I’ve often avoided the list view in the editor for most real-world scenarios, at least for pages with lots of nested blocks. With each level open by default, it was a bit of a nightmare to navigate and locate a specific block. It was easier to try my luck by clicking in the content canvas.
However, the latest version of Gutenberg might just change my usage. Version 12.9 collapses all child blocks by default.
Auto-save templates for themes
Theme authors can now let Gutenberg handle template registration for them. They just have to follow a few rules:
- Add block templates in PHP files in a
- Add pattern data to the file header.
- Add template content, of course.
Individual signature files should look like this:
Slug header fields are required. Each option corresponds to a
register_block_pattern() function argument.
Theme authors who want to use this feature now but offer backwards compatibility with WordPress 5.9 can check for the existence of the
gutenberg_register_theme_block_patterns() a function. That’s the name of the function for now, at least.
This change builds more on the existing standards for block themes. Authors now have clear guidelines on registering most functionality via standard files and folders:
/parts– Block model parts
/patterns– Block patterns
/styles– Global style variations
/templates– Block models
theme.json– Global settings and styles
Aside from custom block styles and variations (not to be confused with global style variations), almost everything is covered. This well-rounded package lowers the barrier to entry for would-be theme writers. Even seasoned developers should appreciate the simplicity of how to name things and where to put them. It’s one less worry. It will also continue to simplify WordPress.org’s theme review system.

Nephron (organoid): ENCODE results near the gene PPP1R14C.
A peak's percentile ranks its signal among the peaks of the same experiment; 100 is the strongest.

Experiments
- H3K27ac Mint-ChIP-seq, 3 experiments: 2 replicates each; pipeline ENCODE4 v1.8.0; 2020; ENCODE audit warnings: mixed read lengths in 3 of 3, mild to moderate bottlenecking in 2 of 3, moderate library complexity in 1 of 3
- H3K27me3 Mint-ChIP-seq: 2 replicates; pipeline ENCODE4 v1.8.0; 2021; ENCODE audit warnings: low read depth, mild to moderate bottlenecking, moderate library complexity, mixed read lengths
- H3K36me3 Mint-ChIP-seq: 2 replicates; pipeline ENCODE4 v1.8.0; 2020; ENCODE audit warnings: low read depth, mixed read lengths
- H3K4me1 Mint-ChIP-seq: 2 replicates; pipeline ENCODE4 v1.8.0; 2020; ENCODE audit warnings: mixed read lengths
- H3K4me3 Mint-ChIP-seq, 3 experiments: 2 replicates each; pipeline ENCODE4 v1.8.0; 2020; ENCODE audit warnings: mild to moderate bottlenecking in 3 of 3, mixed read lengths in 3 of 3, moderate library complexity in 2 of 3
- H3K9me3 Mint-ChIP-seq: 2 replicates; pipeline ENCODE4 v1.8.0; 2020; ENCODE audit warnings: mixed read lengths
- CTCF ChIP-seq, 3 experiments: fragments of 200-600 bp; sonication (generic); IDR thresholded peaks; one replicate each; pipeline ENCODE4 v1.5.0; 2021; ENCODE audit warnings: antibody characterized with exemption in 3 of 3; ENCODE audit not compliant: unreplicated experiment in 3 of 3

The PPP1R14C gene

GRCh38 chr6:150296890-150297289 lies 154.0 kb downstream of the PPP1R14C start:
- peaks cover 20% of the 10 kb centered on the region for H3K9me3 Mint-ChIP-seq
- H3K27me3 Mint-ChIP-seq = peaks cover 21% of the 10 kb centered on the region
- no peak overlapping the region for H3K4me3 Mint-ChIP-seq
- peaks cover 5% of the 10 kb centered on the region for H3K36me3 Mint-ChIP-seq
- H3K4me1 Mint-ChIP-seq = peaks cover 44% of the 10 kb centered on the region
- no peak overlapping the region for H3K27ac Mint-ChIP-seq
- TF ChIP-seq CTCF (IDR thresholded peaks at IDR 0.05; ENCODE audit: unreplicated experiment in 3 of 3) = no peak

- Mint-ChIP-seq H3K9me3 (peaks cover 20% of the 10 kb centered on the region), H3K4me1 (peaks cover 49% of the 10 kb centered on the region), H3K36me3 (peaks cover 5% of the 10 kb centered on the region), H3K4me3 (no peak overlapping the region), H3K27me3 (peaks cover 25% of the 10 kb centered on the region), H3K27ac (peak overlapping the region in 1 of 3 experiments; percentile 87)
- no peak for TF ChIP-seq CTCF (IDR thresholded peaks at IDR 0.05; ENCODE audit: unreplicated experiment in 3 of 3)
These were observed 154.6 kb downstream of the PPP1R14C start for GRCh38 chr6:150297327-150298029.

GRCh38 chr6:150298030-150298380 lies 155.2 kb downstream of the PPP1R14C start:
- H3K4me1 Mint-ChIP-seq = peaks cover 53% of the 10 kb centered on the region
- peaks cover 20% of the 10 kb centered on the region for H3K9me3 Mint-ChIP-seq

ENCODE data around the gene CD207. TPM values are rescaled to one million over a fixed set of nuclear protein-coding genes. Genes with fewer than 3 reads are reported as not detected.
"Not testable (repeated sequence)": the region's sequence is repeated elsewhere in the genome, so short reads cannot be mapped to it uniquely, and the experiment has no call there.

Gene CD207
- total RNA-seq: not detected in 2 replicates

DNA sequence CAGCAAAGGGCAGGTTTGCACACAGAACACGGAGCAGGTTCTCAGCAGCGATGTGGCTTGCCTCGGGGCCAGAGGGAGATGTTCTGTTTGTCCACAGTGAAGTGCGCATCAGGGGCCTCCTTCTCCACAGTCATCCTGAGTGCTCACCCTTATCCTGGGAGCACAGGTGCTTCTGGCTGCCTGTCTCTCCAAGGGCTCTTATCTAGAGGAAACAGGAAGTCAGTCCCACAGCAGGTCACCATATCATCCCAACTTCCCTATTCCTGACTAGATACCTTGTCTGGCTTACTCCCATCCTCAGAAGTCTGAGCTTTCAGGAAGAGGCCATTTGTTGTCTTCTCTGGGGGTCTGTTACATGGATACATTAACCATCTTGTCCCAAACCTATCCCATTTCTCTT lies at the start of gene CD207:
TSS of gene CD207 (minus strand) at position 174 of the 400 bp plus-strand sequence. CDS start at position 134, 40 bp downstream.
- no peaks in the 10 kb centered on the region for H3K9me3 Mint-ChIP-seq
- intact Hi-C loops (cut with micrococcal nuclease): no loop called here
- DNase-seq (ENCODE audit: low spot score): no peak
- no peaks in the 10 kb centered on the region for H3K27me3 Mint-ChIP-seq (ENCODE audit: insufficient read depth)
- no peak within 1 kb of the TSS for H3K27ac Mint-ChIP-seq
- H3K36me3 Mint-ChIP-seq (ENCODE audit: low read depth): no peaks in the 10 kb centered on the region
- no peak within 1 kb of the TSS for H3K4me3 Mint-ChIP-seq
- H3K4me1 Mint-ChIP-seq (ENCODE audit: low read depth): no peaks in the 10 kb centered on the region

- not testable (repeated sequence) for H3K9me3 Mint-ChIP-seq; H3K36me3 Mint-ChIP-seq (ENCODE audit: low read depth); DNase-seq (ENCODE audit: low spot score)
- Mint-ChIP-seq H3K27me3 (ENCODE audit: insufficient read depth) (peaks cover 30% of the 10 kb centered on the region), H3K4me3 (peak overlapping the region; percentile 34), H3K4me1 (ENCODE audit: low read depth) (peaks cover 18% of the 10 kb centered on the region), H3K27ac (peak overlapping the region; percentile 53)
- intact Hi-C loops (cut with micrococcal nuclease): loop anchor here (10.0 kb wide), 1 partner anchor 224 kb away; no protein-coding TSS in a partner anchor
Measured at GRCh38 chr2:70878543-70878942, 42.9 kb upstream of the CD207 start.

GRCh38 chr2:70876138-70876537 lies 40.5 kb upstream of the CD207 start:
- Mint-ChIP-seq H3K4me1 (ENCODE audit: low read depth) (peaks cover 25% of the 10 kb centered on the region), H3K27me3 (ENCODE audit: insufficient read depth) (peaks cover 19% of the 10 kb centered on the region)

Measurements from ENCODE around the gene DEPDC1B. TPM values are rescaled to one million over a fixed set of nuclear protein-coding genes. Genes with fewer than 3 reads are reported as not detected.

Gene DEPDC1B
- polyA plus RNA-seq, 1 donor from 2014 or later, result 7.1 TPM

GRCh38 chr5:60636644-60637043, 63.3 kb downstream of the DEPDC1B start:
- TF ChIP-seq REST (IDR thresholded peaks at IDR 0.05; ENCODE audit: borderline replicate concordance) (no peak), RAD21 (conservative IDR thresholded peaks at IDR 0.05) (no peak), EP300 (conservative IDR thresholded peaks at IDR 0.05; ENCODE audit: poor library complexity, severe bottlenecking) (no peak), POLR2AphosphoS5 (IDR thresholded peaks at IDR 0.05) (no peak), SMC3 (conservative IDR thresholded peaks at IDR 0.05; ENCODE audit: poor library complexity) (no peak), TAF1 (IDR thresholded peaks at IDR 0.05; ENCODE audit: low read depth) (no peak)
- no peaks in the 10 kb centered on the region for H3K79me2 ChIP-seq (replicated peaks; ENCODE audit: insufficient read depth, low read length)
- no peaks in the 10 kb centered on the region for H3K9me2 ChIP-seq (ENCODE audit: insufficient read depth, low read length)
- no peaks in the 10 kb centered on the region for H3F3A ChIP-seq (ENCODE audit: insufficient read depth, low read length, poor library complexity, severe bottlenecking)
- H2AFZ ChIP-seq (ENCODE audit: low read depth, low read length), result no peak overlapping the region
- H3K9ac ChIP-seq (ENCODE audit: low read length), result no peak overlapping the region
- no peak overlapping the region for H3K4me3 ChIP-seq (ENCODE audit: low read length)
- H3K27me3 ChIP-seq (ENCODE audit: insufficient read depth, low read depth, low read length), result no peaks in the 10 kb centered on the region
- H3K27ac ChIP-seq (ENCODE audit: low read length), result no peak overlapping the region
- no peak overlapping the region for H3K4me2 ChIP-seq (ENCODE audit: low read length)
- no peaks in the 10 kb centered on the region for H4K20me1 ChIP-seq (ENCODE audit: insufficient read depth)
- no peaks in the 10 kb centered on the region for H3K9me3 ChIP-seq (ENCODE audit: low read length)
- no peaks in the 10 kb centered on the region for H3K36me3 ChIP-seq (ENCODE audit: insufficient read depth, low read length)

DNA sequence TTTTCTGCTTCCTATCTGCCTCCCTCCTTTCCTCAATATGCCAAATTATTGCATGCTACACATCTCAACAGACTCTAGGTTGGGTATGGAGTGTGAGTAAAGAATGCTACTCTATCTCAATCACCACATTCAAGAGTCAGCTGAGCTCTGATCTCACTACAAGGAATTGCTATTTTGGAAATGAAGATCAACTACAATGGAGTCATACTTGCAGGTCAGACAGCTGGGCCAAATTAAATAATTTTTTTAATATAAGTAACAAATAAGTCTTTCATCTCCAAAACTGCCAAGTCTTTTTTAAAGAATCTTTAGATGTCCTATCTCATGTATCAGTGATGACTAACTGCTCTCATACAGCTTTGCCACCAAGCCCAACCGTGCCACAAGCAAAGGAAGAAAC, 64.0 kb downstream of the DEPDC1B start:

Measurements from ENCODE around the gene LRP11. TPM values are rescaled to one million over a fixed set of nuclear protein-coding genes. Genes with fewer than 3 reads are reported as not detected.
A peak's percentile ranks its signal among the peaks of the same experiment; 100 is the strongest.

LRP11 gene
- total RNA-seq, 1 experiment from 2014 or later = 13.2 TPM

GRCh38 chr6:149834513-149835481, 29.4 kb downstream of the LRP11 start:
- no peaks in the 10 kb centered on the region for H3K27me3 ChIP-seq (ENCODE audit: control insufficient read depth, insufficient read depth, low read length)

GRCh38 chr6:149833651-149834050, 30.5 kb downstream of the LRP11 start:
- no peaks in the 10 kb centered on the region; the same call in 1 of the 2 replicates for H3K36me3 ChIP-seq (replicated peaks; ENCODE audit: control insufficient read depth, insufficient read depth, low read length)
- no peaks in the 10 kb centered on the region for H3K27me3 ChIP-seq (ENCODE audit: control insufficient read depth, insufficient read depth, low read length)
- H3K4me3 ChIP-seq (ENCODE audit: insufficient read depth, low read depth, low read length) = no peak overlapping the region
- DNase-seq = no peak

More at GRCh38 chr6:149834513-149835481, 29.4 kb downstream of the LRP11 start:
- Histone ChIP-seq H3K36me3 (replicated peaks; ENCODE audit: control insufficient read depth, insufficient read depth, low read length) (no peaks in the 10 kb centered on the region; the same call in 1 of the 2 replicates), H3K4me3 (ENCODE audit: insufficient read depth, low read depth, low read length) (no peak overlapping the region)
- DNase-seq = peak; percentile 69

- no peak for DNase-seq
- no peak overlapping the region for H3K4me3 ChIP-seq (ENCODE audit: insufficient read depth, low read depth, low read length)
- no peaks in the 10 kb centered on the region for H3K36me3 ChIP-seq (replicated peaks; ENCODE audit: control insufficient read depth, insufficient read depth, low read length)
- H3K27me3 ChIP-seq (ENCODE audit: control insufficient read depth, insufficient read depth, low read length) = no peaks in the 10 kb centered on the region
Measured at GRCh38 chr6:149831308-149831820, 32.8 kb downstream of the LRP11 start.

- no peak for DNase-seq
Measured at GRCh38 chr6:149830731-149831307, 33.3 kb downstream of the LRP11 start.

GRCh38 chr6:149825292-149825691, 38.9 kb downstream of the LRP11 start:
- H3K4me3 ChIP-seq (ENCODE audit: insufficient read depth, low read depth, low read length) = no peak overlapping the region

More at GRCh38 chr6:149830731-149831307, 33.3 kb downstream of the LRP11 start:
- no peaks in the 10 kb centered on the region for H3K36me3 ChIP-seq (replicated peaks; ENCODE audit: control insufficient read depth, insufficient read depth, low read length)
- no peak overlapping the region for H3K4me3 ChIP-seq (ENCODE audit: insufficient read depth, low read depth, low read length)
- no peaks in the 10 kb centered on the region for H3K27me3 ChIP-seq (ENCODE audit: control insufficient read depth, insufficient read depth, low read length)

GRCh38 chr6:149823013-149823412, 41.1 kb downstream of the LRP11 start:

Exporting themes and creating templates
Speaking of lowering barriers, creators can now create an entire theme from the site editor. Well, assuming they start from an existing block theme.
Gutenberg 12.9 introduces two essential features to the site building process. The first allows users to export a copy of their active theme directly from the editor:
The ZIP file downloaded from this export is a fully functional theme. It includes all user customizations alongside each file that already exists in the original.
There are still a few things that are not yet possible from the editor, and these will need to be adjusted manually before public release. The theme name and other data in
style.css will remain the same as the original theme. There is also no method to capture a screenshot of the custom build and bundle it into the ZIP.
This is a leap forward for the democratization of design, but other flows will have to be considered. Users should be able to export as a child theme with only their customizations or even as
*.json file (global style variation).
But there is a more immediate and practical use case. Users can download their custom themes and upload them to another site.
The second crucial development update within the site editor is support for more templates. Users can now create the following items from the template management panel in addition to the existing ones;
The new templates are welcome additions, but the template creation functionality still has limitations. There is no way to create variations on these templates through the UI, like
taxonomy-genre, or dozens of other possibilities. However, it will happen one day.